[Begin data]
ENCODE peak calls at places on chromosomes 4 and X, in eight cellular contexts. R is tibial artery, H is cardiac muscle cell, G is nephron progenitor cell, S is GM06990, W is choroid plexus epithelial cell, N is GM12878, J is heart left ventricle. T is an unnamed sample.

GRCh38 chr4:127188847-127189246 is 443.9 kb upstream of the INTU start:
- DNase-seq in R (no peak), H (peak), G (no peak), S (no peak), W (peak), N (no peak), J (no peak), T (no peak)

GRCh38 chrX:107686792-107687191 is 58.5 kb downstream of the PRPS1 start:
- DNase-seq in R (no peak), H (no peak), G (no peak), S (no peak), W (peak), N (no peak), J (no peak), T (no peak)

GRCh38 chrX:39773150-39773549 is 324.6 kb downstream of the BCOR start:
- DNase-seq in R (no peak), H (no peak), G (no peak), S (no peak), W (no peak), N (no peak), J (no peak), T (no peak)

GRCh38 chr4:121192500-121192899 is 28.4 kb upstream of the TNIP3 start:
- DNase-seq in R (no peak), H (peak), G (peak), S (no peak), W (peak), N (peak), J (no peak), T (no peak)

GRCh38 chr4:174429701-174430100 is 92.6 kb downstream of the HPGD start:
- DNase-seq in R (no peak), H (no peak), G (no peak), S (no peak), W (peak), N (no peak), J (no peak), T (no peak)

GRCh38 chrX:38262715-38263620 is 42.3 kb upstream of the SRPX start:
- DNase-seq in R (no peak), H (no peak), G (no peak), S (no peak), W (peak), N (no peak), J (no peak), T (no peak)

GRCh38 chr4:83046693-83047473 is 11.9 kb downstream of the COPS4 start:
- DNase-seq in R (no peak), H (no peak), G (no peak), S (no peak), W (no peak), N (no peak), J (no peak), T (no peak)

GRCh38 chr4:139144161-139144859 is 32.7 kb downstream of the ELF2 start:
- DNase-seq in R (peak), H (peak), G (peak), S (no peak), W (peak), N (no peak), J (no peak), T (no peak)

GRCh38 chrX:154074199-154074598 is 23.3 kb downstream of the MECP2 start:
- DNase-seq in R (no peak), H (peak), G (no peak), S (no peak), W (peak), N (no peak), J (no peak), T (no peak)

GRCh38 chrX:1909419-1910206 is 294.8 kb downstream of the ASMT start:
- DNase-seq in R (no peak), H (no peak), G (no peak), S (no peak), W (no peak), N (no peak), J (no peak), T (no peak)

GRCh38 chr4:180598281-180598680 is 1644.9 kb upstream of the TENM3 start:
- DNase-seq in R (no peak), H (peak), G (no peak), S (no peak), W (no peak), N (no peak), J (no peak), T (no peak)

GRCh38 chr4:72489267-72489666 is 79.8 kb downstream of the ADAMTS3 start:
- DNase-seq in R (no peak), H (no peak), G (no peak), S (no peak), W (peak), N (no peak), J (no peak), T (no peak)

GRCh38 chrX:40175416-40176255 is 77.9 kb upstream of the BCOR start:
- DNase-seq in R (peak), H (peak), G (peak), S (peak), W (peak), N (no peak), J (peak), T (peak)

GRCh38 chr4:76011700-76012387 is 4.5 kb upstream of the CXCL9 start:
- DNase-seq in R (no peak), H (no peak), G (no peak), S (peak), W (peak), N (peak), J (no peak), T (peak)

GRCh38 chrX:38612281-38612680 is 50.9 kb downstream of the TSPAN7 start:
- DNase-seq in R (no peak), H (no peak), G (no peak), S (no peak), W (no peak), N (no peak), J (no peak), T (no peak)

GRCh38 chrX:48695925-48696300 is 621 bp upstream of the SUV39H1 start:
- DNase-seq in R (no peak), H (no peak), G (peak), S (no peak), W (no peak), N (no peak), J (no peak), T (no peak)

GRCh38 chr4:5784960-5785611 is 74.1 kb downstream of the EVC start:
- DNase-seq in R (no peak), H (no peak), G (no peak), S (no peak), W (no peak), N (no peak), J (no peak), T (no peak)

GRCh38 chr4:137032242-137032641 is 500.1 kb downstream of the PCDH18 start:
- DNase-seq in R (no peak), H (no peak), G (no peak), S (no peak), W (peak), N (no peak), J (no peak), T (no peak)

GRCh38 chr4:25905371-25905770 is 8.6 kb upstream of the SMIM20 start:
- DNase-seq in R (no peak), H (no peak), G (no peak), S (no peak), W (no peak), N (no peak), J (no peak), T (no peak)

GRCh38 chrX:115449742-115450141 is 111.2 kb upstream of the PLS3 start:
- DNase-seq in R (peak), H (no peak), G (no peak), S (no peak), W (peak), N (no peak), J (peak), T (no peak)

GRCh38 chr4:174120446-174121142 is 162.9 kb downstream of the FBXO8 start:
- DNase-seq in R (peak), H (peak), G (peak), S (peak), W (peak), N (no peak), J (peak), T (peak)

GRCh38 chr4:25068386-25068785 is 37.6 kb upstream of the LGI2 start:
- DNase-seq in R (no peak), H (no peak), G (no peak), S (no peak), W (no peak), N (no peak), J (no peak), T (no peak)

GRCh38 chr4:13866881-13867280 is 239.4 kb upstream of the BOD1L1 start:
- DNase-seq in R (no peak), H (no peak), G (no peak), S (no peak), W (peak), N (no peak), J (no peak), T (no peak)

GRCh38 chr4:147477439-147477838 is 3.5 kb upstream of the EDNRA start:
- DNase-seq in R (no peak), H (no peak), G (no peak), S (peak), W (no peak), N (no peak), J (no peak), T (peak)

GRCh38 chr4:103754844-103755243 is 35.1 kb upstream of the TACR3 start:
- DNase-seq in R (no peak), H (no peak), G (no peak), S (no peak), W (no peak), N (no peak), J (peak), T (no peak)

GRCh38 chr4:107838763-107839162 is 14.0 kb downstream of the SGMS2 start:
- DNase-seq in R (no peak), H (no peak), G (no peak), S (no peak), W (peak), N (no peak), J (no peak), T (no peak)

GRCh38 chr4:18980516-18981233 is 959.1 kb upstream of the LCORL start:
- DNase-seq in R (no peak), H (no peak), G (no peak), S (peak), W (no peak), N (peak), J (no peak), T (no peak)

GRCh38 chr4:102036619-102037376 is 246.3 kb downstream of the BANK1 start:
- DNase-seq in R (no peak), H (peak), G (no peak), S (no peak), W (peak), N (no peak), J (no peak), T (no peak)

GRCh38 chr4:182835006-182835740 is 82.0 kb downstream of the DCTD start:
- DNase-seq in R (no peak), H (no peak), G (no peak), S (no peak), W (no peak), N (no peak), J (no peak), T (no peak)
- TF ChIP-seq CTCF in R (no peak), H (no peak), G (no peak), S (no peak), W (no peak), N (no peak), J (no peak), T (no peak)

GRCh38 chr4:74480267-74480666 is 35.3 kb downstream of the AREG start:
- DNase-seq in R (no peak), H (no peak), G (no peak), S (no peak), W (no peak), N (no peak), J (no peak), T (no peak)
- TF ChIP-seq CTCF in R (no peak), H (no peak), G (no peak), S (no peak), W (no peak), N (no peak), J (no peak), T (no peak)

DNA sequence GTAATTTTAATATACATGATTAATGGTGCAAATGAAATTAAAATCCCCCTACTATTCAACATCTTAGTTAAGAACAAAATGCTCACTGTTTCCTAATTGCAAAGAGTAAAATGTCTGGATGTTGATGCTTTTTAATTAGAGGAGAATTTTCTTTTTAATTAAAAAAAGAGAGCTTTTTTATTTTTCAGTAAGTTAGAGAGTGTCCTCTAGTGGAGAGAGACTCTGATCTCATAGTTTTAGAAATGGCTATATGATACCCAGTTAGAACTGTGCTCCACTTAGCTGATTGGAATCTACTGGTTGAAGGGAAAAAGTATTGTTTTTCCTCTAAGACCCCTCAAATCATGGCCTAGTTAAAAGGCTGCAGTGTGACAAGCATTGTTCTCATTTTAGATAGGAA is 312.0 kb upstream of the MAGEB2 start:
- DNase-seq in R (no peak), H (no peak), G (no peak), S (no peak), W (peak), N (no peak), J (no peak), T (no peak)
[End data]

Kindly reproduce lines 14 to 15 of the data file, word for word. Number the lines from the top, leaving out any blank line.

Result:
GRCh38 chr4:83046693-83047473 is 11.9 kb downstream of the COPS4 start:
- DNase-seq in R (no peak), H (no peak), G (no peak), S (no peak), W (no peak), N (no peak), J (no peak), T (no peak)